Eradication was difficult and controversial. It first required dedicated work by UNODC field surveyors who collect data on opium planting and harvesting. Next, international officials had to ensure that target districts were eligible for alternative livelihood programs. Then, internationally led and Afghan-government-led eradication teams were put together under severe constraints; Afghan security forces were ill-prepared, and many ISAF member states excused their soldiers from counternarcotics operations. In the field, teams faced hostile farmers, corrupt district chiefs, and well-armed local militias intent on protecting poppy fields.

Nonetheless, the renewed efforts bred modest successes. By 2009, UNODC registered a 22 percent drop in cultivation (PDF), twenty provinces reached poppy-free status, and three others came close. Policymakers are now gearing up for the 2010 growing and harvesting season and will likely focus on Afghanistan's fourteen remaining poppy-growing provinces, many of which host insurgent pockets.

The Taliban Link

Afghan drugs provide a deadly subsidy for insurgent field commanders who buy arms, explosives, vehicles, and foot soldiers, and so it is understandable that international military officials pursue traffickers and drug laboratories when intelligence indicates an insurgent link. But the size of subsidy remains unclear.

NATO officials say that insurgents get 40 to 60 percent of their income from drugs, though some of this may come from Pakistan's opium fields. The State Department estimates the Taliban annually reaps $400 million, while British officials in Kabul say the number is somewhere between $100 and $450 million per year.

In arms-buying power, any of the above estimates are alarming. But in relative terms, they indicate the Taliban to be a small stakeholder, in control of a fraction of Afghanistan's $3 to $4 billion opium economy.

A Drugged state

As experts have noted previously, much of Afghanistan's drug problem lies in Kabul and the poppy-free provinces, well beyond the poppy fields of insurgent-littered districts. To understand why this is so, it is necessary to revisit events of the past few years.

While UNODC raised the alarm over Afghanistan's bumper crop of poppies in 2006, the United Nations Assistance Mission in Afghanistan (UNAMA) reported that President Hamid Karzai had failed to remove officials accused of being leading drug traffickers from government positions in the south. To justify his inaction, Karzai cited the officials as loyal Pashtun bulwarks in the fight against insurgents. At the same time, Karzai and his allies in key ministries began reshuffling officials in the highway police, border police, and district offices in northern provinces. These appointments enhanced Karzai's political hand but decreased the prospect of counterdrug efforts.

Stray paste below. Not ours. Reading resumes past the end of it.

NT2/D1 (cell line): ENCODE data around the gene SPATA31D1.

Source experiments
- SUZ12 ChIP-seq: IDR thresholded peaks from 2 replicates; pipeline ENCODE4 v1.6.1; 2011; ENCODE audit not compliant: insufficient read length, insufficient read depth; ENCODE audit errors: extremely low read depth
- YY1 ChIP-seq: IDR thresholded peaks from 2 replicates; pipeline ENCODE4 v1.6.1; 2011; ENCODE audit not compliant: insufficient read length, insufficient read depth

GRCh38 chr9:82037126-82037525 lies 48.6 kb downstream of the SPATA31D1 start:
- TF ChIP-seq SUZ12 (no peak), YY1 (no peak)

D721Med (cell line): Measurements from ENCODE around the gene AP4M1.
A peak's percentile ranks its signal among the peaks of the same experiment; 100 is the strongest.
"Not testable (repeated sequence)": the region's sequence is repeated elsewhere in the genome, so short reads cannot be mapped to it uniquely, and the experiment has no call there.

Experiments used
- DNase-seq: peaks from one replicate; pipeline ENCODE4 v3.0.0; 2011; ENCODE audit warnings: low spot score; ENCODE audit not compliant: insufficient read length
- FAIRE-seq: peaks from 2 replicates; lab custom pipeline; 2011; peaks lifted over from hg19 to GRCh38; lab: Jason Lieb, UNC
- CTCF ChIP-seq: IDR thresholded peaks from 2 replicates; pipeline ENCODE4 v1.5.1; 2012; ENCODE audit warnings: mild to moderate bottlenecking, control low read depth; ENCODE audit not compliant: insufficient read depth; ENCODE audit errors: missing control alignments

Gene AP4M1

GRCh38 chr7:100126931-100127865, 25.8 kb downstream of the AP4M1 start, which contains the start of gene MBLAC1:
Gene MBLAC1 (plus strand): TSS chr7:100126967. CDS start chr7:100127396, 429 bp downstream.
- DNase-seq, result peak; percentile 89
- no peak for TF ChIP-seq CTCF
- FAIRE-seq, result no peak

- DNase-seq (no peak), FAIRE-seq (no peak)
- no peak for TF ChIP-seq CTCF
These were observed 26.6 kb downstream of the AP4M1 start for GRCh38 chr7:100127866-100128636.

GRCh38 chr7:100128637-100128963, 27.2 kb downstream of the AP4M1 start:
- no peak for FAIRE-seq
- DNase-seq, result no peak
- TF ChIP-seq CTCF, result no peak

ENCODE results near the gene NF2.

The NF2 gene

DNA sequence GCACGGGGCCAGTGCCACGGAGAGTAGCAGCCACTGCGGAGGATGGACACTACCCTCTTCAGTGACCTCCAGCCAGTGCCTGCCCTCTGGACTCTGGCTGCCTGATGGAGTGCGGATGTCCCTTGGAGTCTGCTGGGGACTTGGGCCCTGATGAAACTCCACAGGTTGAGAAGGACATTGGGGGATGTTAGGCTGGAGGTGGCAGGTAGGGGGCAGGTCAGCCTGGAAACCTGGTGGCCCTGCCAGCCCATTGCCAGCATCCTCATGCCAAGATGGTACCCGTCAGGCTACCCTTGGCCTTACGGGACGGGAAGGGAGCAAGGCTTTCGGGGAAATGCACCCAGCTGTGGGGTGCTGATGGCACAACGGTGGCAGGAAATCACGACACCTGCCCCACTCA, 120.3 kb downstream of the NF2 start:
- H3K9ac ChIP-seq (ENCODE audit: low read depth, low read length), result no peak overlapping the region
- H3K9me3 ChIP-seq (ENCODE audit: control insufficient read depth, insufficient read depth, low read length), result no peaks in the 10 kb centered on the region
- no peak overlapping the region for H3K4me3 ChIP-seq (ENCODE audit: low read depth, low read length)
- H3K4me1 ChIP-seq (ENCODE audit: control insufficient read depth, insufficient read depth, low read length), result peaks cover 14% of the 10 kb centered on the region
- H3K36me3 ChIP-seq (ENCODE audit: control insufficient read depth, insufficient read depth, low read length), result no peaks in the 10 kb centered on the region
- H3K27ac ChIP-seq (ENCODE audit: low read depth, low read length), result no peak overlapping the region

In 2007, some officials from poppy-growing provinces were transferred by Karzai to districts in the north and northeast that were transitioning quickly toward poppy-free status. Of five major police appointments in Takhar and Badakhshan provinces that year, three had a history of trafficking. Alarmed international officials warned that the ministry of interior was renting positions at internal smuggling routes and border crossings for immense sums.

 

Provincial and district officials collude with criminal networks and other government officials to protect, profit, and even provide public services by virtue of the opium trade.

By 2008, as more areas in the north and northeast went poppy-free, the northern drug route into Central Asia appears to have become more important. Tajikistan's authorities seized record volumes of heroin; Turkmenistan experienced unprecedented drug-related violence in the capital; and at a high-level ministerial conference on Afghanistan that December, the Uzbek foreign minister blasted Afghan authorities for cross-border "narco-aggression." By this point, international officials and political officers in Afghanistan were reporting that the northeast border provinces of Kunduz, Baglan, and Takhar were crisscrossed with drug- and weapon-smuggling routes and that in newly poppy-free Badakhshan, local commanders and centrally appointed officials allegedly reached power-sharing agreements over drug routes.